If you’re a prospective homeowner eagerly awaiting the keys to your under-construction condo or HDB BTO flat, you might have to wait a little longer due to the Malaysia lockdown, which has affected manpower and stalled shipments of prefab construction parts. (These projects were also affected by the earlier lockdown in China, in case you don’t already know.)
Most ongoing residential developments involve the use of prefabricated pre-finished volumetric construction (PPVC) modules or precast concrete carcasses, which us layman refer to as “lego blocks”. In case you’ve missed it, the Building and Construction Authority (BCA) clarified in an article by The Straits Times on 17 March expects that “a total of 44 PPVC projects, of which 35 are private residential and HDB projects, at various stages of progress” will likely suffer delays because of Malaysia’s two-week Covid-19 lockdown. One of the affected projects cited in the article is Avenue South Residence, one of the largest new condo projects under construction with 1,074 units.
There are two key reasons the Malaysia lockdown has brought work on many condo and HDB BTO construction sites to a virtual standstill. First, more than three-quarters of our construction workforce (about 340,000 workers) are made up of foreigners, although there’s no exact breakdown of how many are from Malaysia. Second, about 80% of the PPVC “lego blocks” used for construction come from factories in Johor Bahru. With the causeway shut until the end of March, there’s no way that construction work can continue.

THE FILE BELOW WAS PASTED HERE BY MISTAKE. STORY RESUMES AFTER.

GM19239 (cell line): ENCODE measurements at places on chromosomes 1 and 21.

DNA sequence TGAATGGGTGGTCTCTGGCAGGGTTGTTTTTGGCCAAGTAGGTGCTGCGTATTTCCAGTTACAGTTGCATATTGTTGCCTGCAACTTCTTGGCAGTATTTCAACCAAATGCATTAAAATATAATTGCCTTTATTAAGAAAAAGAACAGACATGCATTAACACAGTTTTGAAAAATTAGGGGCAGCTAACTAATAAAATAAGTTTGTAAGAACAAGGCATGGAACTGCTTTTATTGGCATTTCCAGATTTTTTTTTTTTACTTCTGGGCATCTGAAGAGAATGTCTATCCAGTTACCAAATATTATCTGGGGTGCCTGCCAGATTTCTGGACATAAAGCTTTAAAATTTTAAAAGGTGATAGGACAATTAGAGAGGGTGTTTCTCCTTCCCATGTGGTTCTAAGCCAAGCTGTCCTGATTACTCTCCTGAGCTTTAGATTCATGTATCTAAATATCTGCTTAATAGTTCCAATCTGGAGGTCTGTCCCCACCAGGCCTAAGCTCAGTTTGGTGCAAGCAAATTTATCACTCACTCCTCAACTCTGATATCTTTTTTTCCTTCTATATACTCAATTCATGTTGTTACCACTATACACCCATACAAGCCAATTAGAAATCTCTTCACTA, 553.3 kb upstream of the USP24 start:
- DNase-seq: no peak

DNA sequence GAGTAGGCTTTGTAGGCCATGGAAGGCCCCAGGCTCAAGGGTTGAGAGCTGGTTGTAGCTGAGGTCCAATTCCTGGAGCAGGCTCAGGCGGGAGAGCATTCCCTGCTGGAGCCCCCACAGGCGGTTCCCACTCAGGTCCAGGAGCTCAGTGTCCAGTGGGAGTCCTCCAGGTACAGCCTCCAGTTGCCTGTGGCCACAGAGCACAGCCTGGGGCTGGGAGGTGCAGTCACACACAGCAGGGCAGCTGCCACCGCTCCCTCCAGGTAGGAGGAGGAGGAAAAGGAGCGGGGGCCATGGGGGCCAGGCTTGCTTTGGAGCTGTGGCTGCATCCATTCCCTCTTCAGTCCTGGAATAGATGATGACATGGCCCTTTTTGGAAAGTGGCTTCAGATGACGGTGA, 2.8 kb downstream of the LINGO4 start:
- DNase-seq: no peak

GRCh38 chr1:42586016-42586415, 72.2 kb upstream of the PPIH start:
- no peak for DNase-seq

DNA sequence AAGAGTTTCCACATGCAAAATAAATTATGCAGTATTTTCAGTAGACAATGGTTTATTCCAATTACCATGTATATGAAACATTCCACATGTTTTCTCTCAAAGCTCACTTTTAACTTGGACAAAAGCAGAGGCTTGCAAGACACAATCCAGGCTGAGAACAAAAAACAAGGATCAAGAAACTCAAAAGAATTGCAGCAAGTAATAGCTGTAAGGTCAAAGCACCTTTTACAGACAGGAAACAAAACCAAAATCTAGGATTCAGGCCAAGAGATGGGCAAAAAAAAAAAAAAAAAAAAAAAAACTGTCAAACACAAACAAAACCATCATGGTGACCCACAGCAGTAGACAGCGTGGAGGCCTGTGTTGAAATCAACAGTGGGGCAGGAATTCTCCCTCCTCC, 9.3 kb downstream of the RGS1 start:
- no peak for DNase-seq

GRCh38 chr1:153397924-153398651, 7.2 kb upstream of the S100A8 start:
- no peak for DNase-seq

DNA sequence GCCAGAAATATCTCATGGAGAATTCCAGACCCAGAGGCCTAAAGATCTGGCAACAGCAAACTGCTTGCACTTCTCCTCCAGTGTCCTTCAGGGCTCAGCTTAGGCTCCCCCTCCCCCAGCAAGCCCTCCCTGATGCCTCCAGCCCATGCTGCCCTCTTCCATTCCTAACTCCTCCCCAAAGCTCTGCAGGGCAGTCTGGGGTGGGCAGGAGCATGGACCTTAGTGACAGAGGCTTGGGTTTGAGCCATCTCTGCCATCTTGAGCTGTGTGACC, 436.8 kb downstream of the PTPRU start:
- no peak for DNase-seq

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Malaysia lockdown only two weeks right?
If you’re wondering by just how much construction work will be delayed, Mr Ng Yek Meng, president of Singapore Contractors Association (SCAL), had the answer. He told The Straits Times that contractors can build up to 3 floors a month using the PPVC methods. Using quick maths, half a month of delay translates to one and a half floors. Mr Ng also said that there’ll likely be further delays because time is needed to “gear up” once operations resume.
But beyond that, it’s concerting to know that the BCA will have all hands on deck. The authority said it will “work with other government agencies to facilitate measures to minimise delays to construction projects” during and after the lockdown.
But… can I get compensation from the developer if my key collection is delayed?
Well, the chance of getting any compensation for getting your new home late is virtually zero. First of all, the Delivery Possession Date (or Legal Completion Date), which is the date by which developers are legally required to deliver the keys and legal possession of the property to the homeowners, usually factor in a generous buffer. Case in point: The recently completed Commonwealth Towers has a Legal Completion Date of 1st December 2022, a date so generous that developers could choose to take apart the tower and build it again if they wanted to!
Secondly, if developers somehow exceed the Delivery Possession Date, a clause in the Sales & Purchase Agreement (SP&A) will protect them from lawsuits and damages arising from ‘Act of God’ delays. This clause is commonly referred to as the force majeure clause, which covers any unforeseeable circumstances that prevent the developer from fulfilling a contract. An example of an unforseeable event is, you guessed it, the coronavirus outbreak and the ensuing Malaysia lockdown.
How do you feel about getting your keys later because of the Malaysia lockdown? Voice your thoughts in our comments section or on our Facebook community page.
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